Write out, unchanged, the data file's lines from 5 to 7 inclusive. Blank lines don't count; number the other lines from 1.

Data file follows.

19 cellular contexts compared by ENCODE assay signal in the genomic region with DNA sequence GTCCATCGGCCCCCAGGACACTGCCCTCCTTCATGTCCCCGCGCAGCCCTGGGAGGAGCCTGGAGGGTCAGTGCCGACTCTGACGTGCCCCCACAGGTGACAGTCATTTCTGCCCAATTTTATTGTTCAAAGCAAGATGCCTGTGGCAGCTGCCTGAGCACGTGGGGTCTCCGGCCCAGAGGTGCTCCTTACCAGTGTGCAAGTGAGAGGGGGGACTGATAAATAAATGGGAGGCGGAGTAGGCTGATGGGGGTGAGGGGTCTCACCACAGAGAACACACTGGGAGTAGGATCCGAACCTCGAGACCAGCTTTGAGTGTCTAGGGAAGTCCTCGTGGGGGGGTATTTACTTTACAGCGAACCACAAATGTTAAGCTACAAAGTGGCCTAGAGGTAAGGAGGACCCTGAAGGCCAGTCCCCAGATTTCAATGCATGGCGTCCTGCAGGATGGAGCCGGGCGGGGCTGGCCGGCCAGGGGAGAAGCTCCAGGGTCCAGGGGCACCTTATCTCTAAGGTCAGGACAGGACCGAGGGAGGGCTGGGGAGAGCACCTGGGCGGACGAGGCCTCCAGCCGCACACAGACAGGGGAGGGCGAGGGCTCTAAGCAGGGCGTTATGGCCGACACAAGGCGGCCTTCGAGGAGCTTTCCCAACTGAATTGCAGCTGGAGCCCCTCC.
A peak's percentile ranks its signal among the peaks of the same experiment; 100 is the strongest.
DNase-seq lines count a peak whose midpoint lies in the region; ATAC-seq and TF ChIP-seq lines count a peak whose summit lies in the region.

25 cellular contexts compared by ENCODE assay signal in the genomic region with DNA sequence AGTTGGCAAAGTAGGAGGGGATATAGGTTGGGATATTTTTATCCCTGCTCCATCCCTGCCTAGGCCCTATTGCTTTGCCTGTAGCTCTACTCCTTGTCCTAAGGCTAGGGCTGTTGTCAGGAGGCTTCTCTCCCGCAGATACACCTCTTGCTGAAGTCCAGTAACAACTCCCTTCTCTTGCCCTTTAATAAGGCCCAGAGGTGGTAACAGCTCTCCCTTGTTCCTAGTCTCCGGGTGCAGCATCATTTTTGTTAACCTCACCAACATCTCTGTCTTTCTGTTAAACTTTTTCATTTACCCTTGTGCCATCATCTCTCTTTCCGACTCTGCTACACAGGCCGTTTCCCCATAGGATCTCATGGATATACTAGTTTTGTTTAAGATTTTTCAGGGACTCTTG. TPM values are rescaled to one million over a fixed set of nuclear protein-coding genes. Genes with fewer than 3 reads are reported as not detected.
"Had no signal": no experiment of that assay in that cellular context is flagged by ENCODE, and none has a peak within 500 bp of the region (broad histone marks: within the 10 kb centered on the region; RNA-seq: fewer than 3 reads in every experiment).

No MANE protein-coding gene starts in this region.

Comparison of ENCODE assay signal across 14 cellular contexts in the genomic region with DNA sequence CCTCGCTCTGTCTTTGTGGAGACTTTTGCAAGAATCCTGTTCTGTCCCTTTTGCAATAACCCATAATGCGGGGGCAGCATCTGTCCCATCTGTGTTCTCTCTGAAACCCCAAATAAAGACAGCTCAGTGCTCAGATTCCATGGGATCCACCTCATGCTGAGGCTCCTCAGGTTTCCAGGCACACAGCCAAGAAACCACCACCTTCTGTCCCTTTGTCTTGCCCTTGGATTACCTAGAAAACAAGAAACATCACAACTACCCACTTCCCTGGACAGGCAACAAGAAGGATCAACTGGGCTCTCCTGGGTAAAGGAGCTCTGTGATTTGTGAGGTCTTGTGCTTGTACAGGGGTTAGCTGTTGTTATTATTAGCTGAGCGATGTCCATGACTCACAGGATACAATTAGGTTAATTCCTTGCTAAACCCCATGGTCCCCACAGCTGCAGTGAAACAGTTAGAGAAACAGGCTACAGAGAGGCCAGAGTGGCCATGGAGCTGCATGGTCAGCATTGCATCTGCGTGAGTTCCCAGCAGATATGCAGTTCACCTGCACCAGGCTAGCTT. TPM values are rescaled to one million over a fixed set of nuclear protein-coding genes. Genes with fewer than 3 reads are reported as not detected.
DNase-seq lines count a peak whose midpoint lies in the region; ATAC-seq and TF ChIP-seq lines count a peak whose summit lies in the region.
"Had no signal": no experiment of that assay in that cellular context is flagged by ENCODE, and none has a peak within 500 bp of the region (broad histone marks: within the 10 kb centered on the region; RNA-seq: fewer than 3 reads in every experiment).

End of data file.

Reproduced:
"Had no signal": no experiment of that assay in that cellular context is flagged by ENCODE, and none has a peak within 500 bp of the region (broad histone marks: within the 10 kb centered on the region; RNA-seq: fewer than 3 reads in every experiment).

No MANE protein-coding gene starts in this region.

Comparison of ENCODE assay signal across 14 cellular contexts in the genomic region with DNA sequence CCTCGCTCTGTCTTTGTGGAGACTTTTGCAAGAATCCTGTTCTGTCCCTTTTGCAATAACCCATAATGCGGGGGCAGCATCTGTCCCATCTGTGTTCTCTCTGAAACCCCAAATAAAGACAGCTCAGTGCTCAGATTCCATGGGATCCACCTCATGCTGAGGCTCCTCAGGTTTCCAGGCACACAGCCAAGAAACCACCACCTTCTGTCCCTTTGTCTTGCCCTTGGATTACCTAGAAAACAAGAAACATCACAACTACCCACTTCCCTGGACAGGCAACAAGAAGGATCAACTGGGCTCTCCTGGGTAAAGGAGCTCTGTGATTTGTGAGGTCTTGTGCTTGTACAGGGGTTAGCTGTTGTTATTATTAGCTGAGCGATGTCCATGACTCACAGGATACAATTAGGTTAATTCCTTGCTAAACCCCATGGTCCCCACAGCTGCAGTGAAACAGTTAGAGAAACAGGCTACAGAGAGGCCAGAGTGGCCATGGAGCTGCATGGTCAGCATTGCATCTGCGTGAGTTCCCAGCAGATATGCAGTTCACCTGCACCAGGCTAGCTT. TPM values are rescaled to one million over a fixed set of nuclear protein-coding genes. Genes with fewer than 3 reads are reported as not detected.